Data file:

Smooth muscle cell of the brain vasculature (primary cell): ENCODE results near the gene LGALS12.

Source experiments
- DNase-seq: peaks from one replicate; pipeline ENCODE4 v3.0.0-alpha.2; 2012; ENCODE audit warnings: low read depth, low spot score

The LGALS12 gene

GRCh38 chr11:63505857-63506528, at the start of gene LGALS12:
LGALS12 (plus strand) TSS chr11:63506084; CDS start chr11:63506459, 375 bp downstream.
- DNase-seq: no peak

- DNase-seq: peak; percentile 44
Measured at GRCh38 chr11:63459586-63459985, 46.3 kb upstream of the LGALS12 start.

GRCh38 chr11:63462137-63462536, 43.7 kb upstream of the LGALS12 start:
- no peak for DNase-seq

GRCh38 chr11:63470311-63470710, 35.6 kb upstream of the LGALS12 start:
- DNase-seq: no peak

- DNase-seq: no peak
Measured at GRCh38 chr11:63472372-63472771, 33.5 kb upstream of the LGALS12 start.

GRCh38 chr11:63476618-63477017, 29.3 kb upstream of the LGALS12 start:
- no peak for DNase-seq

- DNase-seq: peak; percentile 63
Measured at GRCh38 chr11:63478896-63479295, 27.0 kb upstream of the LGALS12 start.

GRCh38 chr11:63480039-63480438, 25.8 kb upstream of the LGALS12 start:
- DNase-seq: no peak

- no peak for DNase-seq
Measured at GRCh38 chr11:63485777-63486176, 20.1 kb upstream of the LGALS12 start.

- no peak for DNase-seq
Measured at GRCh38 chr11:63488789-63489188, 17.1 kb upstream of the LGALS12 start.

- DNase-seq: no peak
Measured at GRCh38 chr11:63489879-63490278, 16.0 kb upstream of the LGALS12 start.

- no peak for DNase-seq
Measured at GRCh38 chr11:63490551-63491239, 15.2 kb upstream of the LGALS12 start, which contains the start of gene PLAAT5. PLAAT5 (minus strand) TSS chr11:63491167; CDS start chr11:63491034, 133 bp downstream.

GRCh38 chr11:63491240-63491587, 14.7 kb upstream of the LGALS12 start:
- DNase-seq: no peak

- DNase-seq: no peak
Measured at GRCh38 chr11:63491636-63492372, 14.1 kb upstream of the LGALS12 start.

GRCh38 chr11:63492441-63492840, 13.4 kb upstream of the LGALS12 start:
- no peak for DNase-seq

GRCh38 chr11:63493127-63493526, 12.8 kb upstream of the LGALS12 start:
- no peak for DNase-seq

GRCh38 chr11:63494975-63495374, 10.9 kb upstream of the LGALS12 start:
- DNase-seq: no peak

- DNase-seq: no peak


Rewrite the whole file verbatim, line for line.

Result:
Smooth muscle cell of the brain vasculature (primary cell): ENCODE results near the gene LGALS12.

Source experiments
- DNase-seq: peaks from one replicate; pipeline ENCODE4 v3.0.0-alpha.2; 2012; ENCODE audit warnings: low read depth, low spot score

The LGALS12 gene

GRCh38 chr11:63505857-63506528, at the start of gene LGALS12:
LGALS12 (plus strand) TSS chr11:63506084; CDS start chr11:63506459, 375 bp downstream.
- DNase-seq: no peak

- DNase-seq: peak; percentile 44
Measured at GRCh38 chr11:63459586-63459985, 46.3 kb upstream of the LGALS12 start.

GRCh38 chr11:63462137-63462536, 43.7 kb upstream of the LGALS12 start:
- no peak for DNase-seq

GRCh38 chr11:63470311-63470710, 35.6 kb upstream of the LGALS12 start:
- DNase-seq: no peak

- DNase-seq: no peak
Measured at GRCh38 chr11:63472372-63472771, 33.5 kb upstream of the LGALS12 start.

GRCh38 chr11:63476618-63477017, 29.3 kb upstream of the LGALS12 start:
- no peak for DNase-seq

- DNase-seq: peak; percentile 63
Measured at GRCh38 chr11:63478896-63479295, 27.0 kb upstream of the LGALS12 start.

GRCh38 chr11:63480039-63480438, 25.8 kb upstream of the LGALS12 start:
- DNase-seq: no peak

- no peak for DNase-seq
Measured at GRCh38 chr11:63485777-63486176, 20.1 kb upstream of the LGALS12 start.

- no peak for DNase-seq
Measured at GRCh38 chr11:63488789-63489188, 17.1 kb upstream of the LGALS12 start.

- DNase-seq: no peak
Measured at GRCh38 chr11:63489879-63490278, 16.0 kb upstream of the LGALS12 start.

- no peak for DNase-seq
Measured at GRCh38 chr11:63490551-63491239, 15.2 kb upstream of the LGALS12 start, which contains the start of gene PLAAT5. PLAAT5 (minus strand) TSS chr11:63491167; CDS start chr11:63491034, 133 bp downstream.

GRCh38 chr11:63491240-63491587, 14.7 kb upstream of the LGALS12 start:
- DNase-seq: no peak

- DNase-seq: no peak
Measured at GRCh38 chr11:63491636-63492372, 14.1 kb upstream of the LGALS12 start.

GRCh38 chr11:63492441-63492840, 13.4 kb upstream of the LGALS12 start:
- no peak for DNase-seq

GRCh38 chr11:63493127-63493526, 12.8 kb upstream of the LGALS12 start:
- no peak for DNase-seq

GRCh38 chr11:63494975-63495374, 10.9 kb upstream of the LGALS12 start:
- DNase-seq: no peak

- DNase-seq: no peak